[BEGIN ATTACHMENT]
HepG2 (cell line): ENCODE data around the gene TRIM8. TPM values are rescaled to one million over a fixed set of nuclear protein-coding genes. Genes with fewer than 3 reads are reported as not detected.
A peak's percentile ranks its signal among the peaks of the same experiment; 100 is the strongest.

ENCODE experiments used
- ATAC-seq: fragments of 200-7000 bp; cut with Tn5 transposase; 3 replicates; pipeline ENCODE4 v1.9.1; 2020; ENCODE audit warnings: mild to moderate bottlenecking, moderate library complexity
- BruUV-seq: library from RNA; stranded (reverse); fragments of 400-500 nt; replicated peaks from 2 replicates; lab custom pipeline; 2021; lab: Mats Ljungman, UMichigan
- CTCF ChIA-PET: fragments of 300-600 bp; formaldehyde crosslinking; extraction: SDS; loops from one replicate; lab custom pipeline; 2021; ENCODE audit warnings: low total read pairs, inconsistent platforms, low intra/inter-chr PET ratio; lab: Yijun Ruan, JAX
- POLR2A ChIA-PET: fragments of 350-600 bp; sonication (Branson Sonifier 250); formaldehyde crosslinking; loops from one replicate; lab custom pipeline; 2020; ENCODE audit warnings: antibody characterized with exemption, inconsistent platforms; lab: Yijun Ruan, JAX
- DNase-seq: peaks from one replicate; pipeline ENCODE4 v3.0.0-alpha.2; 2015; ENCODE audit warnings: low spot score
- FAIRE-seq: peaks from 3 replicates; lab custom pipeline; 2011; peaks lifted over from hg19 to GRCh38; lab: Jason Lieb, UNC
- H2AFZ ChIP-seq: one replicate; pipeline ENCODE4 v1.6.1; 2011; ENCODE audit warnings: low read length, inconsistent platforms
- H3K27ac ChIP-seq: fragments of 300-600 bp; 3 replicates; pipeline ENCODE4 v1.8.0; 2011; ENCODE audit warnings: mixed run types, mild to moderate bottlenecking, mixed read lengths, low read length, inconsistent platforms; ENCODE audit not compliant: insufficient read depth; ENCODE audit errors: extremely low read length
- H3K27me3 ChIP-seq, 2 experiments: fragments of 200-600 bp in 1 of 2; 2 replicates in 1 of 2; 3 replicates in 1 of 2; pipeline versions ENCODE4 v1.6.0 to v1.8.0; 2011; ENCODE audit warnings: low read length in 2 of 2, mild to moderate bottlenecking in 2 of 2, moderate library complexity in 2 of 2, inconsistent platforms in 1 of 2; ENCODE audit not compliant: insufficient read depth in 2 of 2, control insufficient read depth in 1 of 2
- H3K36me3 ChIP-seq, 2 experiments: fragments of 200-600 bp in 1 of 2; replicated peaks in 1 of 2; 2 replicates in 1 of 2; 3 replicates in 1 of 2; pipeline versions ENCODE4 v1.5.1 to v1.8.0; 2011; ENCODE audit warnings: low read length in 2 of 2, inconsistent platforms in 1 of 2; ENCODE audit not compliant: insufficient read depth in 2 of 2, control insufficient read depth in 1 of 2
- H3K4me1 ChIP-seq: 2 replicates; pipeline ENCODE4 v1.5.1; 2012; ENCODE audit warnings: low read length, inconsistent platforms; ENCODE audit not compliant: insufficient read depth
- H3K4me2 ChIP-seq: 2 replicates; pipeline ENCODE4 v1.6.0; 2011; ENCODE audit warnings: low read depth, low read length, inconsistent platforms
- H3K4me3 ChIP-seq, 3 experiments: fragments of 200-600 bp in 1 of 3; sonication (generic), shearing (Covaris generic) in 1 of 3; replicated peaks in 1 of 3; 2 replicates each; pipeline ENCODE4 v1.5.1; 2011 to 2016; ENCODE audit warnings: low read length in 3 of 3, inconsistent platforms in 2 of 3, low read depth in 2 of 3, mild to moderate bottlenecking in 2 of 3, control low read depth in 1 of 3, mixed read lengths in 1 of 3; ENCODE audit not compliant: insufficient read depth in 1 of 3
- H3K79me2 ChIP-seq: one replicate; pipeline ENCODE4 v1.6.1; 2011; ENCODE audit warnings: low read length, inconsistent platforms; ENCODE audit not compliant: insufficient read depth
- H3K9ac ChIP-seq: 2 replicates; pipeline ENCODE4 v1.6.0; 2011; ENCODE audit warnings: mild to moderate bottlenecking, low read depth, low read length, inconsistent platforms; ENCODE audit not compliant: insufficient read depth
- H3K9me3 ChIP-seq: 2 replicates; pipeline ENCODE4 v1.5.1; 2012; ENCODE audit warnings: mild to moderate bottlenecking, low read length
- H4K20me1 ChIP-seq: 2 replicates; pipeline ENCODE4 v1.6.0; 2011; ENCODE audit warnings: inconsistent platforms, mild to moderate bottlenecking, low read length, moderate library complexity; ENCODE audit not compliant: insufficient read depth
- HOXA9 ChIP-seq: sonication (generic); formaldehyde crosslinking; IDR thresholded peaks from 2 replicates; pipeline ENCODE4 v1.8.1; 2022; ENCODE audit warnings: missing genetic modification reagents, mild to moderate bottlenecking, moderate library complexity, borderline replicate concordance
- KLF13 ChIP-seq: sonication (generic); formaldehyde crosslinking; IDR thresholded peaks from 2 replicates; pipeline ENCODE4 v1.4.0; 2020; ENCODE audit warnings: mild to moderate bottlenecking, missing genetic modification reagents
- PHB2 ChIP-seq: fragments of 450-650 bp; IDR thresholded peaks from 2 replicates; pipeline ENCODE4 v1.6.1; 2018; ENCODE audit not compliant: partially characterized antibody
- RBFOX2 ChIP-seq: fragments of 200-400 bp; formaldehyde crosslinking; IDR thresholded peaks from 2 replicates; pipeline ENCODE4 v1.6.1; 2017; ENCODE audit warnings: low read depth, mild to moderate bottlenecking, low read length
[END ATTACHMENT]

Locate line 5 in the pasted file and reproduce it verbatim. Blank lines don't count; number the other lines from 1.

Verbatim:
- BruUV-seq: library from RNA; stranded (reverse); fragments of 400-500 nt; replicated peaks from 2 replicates; lab custom pipeline; 2021; lab: Mats Ljungman, UMichigan